Since the arrival of the pandemic, healthcare organizations have faced a cultural shift. In the past, health leaders have naturally been risk-averse and have, of necessity, created systems that established a wide array of administrative roadblocks to change.
But many organizations have cut back on a variety of rules and requirements over the past two years to help expedite the changes needed to tackle the pandemic. This represents a big opportunity for innovation.
Going into 2022, we may now be able to benefit from this historic shift away from rigid workflows and risk avoidance. If we can seize this moment, we may be able to make this a uniquely transformative year for healthcare.
Here are some priorities for technology and leadership focus for CIOs in 2022.
Develop the perfect platform
At present, health systems have robust analytics tools at hand to extract data from their electronic health records, but they can do a great deal more. Now is a good time for CIOs to look at ways to create a perfect platform that digs into a much more comprehensive array of data.
CIOs can begin to develop – or partner on developing – solutions that sit on top of their essential systems, rather than accessing just the clinical data held in their EHR. By bringing together and analyzing these disparate data types, you can generate new and valuable insights.
This platform can include offering deeper dives into population health management, accurate cost of patient care, CMS and social data, supply chain optimization (especially when we are having issues with the supply chain on a global scale) and, most importantly, insight to bring more efficiencies in your daily hospital operations.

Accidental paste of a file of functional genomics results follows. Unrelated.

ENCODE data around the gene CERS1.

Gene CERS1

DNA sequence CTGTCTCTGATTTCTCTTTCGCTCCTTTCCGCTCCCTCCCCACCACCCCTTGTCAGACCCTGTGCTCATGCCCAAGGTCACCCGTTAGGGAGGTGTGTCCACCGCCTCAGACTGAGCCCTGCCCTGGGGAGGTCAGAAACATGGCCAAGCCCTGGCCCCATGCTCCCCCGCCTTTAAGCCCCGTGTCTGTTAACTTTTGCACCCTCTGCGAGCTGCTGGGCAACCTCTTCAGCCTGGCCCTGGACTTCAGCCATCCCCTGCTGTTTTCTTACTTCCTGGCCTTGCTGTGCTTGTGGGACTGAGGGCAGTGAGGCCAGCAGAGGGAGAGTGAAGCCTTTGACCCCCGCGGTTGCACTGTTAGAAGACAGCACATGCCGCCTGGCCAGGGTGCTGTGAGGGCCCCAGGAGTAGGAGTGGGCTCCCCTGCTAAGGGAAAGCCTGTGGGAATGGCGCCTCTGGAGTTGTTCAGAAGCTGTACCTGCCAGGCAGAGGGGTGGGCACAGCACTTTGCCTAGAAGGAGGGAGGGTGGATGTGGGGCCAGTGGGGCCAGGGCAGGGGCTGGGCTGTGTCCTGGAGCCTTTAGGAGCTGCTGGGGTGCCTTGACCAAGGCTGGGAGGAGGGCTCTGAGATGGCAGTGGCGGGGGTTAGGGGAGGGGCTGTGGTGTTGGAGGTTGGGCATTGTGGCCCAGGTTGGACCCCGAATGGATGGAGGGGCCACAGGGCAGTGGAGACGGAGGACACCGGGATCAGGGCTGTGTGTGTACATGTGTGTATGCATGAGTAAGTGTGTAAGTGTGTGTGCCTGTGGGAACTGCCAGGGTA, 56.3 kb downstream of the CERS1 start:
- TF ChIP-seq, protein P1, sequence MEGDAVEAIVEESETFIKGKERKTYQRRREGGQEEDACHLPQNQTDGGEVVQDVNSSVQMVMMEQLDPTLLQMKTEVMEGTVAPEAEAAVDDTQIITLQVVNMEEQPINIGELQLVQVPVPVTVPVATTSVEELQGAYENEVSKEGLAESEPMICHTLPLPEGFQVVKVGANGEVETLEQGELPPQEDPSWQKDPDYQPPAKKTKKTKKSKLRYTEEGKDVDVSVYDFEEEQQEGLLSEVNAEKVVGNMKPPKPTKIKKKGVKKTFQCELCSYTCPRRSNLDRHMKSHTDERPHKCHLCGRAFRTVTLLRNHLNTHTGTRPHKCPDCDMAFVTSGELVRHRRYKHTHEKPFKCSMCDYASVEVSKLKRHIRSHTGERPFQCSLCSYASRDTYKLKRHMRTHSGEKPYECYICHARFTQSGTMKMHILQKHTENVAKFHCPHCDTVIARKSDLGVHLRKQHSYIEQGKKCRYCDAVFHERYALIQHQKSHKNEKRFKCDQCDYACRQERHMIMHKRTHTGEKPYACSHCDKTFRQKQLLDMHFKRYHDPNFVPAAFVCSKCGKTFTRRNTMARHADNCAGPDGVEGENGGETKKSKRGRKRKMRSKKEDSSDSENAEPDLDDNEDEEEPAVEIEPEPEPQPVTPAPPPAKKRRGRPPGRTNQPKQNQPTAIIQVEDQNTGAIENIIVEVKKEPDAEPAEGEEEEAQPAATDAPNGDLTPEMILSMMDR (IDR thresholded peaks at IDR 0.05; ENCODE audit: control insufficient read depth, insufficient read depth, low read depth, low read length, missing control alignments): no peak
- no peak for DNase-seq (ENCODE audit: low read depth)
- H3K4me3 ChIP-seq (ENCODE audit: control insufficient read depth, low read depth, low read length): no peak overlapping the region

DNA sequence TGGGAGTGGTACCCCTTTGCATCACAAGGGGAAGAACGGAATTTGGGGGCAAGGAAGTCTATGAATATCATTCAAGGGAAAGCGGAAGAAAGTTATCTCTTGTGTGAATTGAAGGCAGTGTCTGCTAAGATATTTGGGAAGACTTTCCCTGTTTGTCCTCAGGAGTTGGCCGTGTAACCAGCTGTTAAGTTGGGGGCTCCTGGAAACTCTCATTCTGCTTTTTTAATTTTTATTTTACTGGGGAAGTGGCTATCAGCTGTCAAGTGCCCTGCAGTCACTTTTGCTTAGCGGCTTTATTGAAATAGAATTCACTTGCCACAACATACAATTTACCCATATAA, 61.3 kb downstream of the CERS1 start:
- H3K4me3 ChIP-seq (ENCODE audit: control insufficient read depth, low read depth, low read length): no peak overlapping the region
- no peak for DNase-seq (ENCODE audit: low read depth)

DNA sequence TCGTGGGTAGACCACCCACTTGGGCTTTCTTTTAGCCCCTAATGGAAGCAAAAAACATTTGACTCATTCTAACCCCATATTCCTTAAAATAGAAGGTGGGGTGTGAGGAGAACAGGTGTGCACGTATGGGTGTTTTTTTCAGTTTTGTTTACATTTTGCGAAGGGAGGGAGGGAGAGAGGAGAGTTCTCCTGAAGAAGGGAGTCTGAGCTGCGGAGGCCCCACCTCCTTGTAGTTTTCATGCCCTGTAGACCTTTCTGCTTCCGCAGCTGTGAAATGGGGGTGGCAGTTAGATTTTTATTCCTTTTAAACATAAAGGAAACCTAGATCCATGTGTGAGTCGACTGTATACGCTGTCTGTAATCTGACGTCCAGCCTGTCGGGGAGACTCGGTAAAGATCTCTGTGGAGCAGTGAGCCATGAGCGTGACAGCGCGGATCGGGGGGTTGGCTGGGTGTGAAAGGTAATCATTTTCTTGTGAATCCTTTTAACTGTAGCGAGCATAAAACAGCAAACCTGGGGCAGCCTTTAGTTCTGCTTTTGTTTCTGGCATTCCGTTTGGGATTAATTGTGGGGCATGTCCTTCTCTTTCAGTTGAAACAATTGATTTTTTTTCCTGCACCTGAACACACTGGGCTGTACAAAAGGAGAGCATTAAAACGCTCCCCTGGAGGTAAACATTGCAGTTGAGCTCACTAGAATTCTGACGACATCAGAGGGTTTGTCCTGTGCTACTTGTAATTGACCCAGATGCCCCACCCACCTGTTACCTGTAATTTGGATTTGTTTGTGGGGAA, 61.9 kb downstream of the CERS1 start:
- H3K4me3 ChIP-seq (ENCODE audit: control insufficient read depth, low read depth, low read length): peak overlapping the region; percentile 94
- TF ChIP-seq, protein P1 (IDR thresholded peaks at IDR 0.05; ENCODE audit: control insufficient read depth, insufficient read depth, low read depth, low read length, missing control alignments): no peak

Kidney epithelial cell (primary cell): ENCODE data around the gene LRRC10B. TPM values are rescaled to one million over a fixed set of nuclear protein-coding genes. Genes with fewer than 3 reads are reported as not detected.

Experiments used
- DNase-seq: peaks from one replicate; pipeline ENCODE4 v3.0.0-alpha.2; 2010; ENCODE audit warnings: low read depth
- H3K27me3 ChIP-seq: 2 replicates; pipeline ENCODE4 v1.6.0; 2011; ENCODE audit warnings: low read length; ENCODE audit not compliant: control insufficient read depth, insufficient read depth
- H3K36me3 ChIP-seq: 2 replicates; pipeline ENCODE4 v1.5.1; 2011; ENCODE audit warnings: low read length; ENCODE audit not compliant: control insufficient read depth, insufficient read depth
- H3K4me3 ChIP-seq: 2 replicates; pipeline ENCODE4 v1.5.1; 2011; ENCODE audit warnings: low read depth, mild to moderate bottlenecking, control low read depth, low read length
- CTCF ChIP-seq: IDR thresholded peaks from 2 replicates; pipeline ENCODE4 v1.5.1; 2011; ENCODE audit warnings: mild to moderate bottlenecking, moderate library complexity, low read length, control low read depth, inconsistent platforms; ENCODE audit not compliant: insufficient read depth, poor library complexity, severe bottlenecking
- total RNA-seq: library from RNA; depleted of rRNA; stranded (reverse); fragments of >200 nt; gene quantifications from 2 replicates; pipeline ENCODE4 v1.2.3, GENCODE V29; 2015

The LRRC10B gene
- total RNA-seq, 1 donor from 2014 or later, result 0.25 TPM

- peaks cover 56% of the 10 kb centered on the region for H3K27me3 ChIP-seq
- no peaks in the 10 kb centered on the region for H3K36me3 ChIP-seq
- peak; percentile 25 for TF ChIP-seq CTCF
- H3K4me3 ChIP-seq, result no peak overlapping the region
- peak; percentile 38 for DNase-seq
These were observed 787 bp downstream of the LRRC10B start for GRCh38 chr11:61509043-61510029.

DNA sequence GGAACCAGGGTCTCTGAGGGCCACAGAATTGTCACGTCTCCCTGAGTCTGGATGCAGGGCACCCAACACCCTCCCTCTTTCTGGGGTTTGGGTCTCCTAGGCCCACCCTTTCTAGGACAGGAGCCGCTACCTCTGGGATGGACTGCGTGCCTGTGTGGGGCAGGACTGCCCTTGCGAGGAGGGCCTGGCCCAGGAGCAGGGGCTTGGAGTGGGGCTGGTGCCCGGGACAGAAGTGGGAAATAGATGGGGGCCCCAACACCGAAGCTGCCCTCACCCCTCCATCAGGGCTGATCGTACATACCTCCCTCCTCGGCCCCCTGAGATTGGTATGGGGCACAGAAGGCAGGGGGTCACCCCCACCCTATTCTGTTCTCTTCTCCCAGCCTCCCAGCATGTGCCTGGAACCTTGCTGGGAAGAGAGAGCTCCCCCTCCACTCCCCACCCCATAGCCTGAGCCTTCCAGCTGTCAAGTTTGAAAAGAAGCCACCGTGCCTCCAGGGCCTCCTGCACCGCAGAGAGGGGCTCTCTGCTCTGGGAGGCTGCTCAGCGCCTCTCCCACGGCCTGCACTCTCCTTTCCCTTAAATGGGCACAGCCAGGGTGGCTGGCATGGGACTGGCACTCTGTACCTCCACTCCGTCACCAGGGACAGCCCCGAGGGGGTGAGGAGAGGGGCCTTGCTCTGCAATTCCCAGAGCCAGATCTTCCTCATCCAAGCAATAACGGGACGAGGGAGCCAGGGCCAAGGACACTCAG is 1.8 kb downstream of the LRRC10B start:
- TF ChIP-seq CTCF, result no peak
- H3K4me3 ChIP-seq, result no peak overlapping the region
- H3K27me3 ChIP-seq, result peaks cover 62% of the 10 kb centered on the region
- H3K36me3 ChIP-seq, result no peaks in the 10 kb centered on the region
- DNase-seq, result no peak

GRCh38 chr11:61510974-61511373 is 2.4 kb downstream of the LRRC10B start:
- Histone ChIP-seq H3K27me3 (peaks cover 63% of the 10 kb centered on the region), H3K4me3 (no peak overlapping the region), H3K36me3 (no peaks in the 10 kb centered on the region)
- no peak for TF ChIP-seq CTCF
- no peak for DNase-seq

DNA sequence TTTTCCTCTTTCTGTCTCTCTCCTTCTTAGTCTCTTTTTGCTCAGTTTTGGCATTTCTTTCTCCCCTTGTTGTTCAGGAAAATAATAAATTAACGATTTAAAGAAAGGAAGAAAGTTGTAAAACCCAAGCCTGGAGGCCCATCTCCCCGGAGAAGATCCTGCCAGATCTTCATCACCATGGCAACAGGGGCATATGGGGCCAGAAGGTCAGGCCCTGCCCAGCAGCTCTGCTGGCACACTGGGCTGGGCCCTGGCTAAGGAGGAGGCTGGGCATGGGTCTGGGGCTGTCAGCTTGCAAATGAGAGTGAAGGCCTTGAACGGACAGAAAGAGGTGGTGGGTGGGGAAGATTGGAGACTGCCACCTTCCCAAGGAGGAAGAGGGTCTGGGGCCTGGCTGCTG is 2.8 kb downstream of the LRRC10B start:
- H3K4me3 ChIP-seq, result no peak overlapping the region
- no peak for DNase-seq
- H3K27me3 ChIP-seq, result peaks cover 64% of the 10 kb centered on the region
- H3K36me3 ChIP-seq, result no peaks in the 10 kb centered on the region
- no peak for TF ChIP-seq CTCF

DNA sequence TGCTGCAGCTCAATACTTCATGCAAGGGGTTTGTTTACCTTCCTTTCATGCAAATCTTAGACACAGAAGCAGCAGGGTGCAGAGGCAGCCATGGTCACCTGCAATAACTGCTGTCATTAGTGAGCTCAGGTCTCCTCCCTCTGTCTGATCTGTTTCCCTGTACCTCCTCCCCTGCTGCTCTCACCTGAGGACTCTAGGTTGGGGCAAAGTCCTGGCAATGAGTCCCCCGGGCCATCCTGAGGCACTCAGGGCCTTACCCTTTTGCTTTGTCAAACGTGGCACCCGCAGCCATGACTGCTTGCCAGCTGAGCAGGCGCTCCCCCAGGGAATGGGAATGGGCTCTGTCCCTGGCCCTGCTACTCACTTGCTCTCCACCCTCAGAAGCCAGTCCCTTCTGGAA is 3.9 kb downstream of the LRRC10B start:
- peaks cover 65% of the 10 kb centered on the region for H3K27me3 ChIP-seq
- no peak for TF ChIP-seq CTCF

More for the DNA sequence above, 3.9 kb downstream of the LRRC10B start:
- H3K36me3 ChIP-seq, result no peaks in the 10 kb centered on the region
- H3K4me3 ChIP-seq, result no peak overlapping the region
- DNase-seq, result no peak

Virtual Care 3.0, aka hospital-at-home
This is an opportunity for CIOs to shine and lead the way in developing a set of tools that can deliver care anywhere, anytime. Here are some portfolio solutions to consider:
- Virtual care. Expand the organization’s current telemedicine solution or establish a new one to figure out how to bring the platform readily to a patient’s house. I’ve seen inroads to patients’ homes made with partnerships with broadband carriers or cable TV operators.
- Map route optimization. Delivery of care at home necessitates the clinician to go and visit the patient’s house. To ensure that your clinicians are traveling using optimum routing based on the schedule, use and collaborate with solutions such as Google Maps, Apple Maps or a third party.
- Wearables and remote patient monitoring. RPM and simple-to-use wearables for monitoring are easy to use and deploy. The technology is straightforward, but establishing a full-time command center operations that can monitor many patients simultaneously is essential.
Stop being a control freak
The centralized IT department is no longer relevant in today’s environment. Explore a decentralized model in which top management delegates day-to-day operations and decision-making power to sector (department) experts, with technology specialists as part of the team.
The fundamental idea behind a distributed approach is to give authority and responsibility to those who know best – those who are closer to stakeholders. Embed the IT team with operations closely.
Promote a citizen developer culture by adopting low-code or no-code solutions. Low code offers the potential to facilitate the development of solutions by using a graphical user interface, instead of the traditional approach of relying on hand-coded programming, thus requiring little to no coding to build applications and processes.
Traditional CIOs must deal with their fears of giving up control and realize that they cannot regulate and control access, especially to data. Governance will be challenging and new, but we cannot stick to the same process that was in existence five years ago while expecting it to work in today’s environment.
A large portion of work can be done from anywhere. Of course, in healthcare, some work – such as surgical procedures – must be conducted in a clinical setting.
Think about your tech stack and whether those are robust enough for work-from-anywhere with security measures in place. The employee’s home is now an extension of the network environment, and the solutions must be simple to use when employees are outside of the organization’s campus.
In addition, focus on up-skilling your leaders on managing a remote workforce. Work is not a physical place you go to anymore, so having leaders trained to handle the remote staff will be essential.
David Chou serves as the CIO for a public academic health system. He has held executive roles with the Cleveland Clinic, Children’s Mercy Hospital, University of Mississippi Medical Center, AHMC Healthcare and Prime Healthcare.